Originally published on Advocate.com February 02 2011 2:50 PM ET
A group of religious leaders including the Rt.
Rev. V. Gene Robinson, Episcopal bishop of New Hampshire, are calling on organizers of Thursday's National
Prayer Breakfast in Washington, D.C. to honor Uganda gay rights activist David Kato, who
was murdered last week.
"We're asking that prayers be said for David Kato and his family and friends in Uganda, who continue to face this hostile climate," Robinson told The Advocate.
That the Fellowship (also known as The Family), the influential conservative group that has hosted the annual breakfast since 1953, has extensive ties to African leaders like Anti-Homosexuality Bill sponsor David Bahati in Uganda, continues to be of great concern to Robinson, the Episcopal Church's first openly gay bishop.
"They need to know that we are watching this very closely," said Robinson, who will not be attending the event.
"I don't think there's anything wrong with people getting together to pray," he continued. "As you know when I said a prayer at the opening inaugural event [for President Obama], I was careful not to make it a Christian prayer or one associated with any particular belief. It's walking a thin line. I think what's of greater concern to me is Obama's attendance at an event sponsored by a group like The Family."
Last year Robinson was among several religious leaders who, along with advocacy groups like Truth Wins Out, helped to organize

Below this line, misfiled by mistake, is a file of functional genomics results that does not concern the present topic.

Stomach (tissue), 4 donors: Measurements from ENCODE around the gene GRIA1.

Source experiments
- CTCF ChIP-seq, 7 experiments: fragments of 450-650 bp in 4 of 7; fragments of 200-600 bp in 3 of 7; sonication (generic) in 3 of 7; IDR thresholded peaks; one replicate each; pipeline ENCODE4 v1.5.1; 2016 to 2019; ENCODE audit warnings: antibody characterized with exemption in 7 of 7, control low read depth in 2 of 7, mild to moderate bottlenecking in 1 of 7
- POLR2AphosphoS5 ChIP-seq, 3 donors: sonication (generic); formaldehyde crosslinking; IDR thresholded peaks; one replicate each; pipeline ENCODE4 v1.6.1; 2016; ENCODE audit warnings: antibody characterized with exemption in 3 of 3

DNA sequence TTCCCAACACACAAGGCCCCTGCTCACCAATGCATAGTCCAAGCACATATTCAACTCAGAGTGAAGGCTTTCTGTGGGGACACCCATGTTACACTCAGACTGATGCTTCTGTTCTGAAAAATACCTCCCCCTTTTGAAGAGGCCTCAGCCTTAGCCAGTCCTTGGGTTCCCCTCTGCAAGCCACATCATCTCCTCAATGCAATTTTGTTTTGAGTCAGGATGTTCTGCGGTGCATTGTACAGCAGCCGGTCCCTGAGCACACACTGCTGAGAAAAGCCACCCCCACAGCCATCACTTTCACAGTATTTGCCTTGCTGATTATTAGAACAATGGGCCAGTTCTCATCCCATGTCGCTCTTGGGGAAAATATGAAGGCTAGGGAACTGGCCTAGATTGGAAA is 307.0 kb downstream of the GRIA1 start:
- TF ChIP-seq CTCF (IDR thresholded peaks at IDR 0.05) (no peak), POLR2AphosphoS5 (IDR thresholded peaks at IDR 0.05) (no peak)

the American Prayer Hour as an alternative to the National Prayer
Breakfast. The coalition also urged President Obama and Secretary of
State Hillary Clinton, who attended the prayer breakfast, to speak
out against draconian legislation in Uganda commonly referred to as the "kill the
gays bill” (both did so in their remarks).
"We may disagree about gay marriage," Obama said at the 2010 prayer breakfast, "but surely we can agree that it is
unconscionable to target gays and lesbians for who they are, whether it
is here in the United States or, as Hillary mentioned, more extremely
in odious laws that are being proposed most recently in Uganda."
Robinson called for a prayer in commemoration of Kato along with Auburn Theological Seminary in New York. "We're here to urge powerful, influential spiritual leaders to underscore that prejudice and violence against any group goes against our faith traditions," said Auburn executive vice president Rev. John Vaughn.
GetEqual, the direct action group launched last year, plans to protest the National Prayer Breakfast (details can be found here).